Skip to content

Poetry By Heart: “When I Have Fears” by John Keats

December 16, 2014

I know you’re supposed to fall in love with Keats when you’re a teenager, but I was always too busy with novels and short stories to have a poetry phase. And so, as I begin to finally explore the poets, I thought it would be as well to begin with some obvious choices, ones that are frequently referenced in the books I read. I have an affection for sonnets as well, especially as they’re so much trickier to manage in English than Italian. And in light of my post yesterday, this Keats poem feels right, especially as he did die so young. I have not memorised it quite yet; it will be this week’s project.

12394744924_056745985b_z

 

 

 

 

 

 

 

 

 

 

 

“When I Have Fears” by John Keats

When I have fears that I may cease to be
Before my pen has glean’d my teeming brain,
Before high-piled books, in charactery,
Hold like rich garners the full ripen’d grain;
When I behold, upon the night’s starr’d face,
Huge cloudy symbols of a high romance,
And think that I may never live to trace
Their shadows, with the magic hand of chance;
And when I feel, fair creature of an hour,
That I shall never look upon thee more,
Never have relish in the faery power
Of unreflecting love;–then on the shore
Of the wide world I stand alone, and think
Till love and fame to nothingness do sink.

I have a bit of spare spending money, and I’d like to buy a poetry anthology or two (…or three…). Ideally, I’d like one with a solid grounding of the touchstone classics mixed with lesser known but still good older poems (in a perfect world it would also acknowledge and try redress the limits of a canon built from centuries of white, male privilege) and a more contemporary one with a significant amount of women and poets of colour. An international one wouldn’t go amiss either, of course. Any suggestions? I’d rather flip through physical books than use the internet to come across poetry, as silly as that likely sounds. My list currently includes A Book of Luminous Things, The New Oxford Book of English Verse, 1250-1950, and Essential Pleasures: A New Anthology of Poems to Read Aloud, so it clearly is in need of a few more additions.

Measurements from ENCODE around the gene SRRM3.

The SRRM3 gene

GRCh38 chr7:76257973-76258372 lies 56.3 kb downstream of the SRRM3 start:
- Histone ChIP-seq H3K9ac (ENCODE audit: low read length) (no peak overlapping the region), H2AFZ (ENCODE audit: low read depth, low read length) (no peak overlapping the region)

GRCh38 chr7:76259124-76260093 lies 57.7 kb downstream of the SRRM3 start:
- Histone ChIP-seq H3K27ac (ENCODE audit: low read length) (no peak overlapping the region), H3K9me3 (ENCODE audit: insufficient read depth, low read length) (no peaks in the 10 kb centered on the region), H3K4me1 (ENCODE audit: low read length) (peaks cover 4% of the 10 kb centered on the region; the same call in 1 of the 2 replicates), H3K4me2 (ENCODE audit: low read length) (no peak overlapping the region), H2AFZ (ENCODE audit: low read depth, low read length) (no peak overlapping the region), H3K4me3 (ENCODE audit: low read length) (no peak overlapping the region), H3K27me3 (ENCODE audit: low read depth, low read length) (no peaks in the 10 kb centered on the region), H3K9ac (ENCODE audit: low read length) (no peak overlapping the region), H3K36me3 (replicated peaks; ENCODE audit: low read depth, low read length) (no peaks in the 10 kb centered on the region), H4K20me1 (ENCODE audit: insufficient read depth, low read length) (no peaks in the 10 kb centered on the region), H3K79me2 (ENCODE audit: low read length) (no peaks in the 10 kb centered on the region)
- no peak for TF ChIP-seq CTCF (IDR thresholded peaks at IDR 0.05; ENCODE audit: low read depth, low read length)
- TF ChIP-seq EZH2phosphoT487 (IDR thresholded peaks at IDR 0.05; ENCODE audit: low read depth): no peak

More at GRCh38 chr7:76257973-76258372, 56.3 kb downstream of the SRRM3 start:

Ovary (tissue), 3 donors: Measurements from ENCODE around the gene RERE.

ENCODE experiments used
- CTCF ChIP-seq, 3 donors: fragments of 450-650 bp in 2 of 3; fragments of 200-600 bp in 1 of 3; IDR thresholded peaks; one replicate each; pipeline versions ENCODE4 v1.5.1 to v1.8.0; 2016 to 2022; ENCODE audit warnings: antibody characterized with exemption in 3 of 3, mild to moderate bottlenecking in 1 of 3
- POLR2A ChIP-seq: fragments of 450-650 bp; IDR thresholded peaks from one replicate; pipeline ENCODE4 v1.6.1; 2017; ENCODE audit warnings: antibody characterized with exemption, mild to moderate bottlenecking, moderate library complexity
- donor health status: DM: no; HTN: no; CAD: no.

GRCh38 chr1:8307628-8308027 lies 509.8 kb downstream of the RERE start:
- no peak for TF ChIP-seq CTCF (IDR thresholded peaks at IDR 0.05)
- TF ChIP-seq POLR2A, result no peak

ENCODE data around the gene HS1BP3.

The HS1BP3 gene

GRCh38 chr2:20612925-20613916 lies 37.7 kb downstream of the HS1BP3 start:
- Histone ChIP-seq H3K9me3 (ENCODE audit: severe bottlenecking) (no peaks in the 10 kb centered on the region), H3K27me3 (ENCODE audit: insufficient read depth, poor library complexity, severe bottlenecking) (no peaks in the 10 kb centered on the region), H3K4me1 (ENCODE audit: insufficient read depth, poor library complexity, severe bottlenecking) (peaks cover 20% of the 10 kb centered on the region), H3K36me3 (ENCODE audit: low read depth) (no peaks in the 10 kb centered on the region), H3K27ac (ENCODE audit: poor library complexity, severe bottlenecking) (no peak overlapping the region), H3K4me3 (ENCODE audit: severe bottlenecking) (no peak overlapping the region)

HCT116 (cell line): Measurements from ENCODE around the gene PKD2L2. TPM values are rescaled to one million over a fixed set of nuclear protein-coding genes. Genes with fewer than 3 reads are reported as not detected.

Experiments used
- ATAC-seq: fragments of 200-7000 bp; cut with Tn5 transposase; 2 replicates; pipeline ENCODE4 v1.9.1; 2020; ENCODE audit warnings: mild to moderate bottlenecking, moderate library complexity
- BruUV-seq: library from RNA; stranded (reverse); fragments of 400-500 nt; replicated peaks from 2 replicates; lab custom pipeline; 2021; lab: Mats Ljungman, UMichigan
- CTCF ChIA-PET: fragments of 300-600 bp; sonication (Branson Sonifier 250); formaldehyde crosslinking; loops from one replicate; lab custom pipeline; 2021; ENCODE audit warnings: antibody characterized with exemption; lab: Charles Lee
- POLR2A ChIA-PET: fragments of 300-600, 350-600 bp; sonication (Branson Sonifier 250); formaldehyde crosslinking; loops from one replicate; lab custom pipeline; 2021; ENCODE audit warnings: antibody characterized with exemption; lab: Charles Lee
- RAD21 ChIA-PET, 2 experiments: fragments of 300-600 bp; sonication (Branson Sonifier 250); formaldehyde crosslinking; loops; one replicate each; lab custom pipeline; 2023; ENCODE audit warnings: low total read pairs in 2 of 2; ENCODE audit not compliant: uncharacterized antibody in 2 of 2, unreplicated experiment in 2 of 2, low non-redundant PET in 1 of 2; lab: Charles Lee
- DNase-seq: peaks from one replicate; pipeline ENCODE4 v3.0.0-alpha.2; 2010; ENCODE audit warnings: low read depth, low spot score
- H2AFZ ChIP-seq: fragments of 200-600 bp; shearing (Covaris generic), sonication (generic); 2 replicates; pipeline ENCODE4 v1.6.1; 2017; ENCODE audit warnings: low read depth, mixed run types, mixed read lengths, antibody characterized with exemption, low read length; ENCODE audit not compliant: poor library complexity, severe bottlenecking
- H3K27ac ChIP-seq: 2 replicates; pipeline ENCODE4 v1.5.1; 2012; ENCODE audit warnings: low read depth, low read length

Here’s the photo credit for that beautiful night sky. That’s something I’d love to learn to do this upcoming year; when I was in the Amazon and later in the high rural Andes, the sky and stars simply engulfed me with their splendour, although they resisted my camera. Living in a city, and a cloudy one at that, is not as conducive to star gazing, but I’m haunted enough by those memories to wish to become more knowledgable of “the night’s starr’d face.”

Advertisements
12 Comments leave one →
  1. December 16, 2014 8:19 pm

    Poetry, I’m afraid to say, is largely beyond me. I’ve sat down people and had them explain it to me, to the point of cornering a poetry professor in college to try and grok it. (He sent me away with Polish poems, which I almost got, but never quite managed.)

    I know how you feel about light exposure in photography. There are so many beautiful night skies I’ve wanted to take photos of, but my camera simply can’t take it in. There’s a technique to it.

    • December 18, 2014 5:35 pm

      I only recently began connecting with poetry, so I understand completely!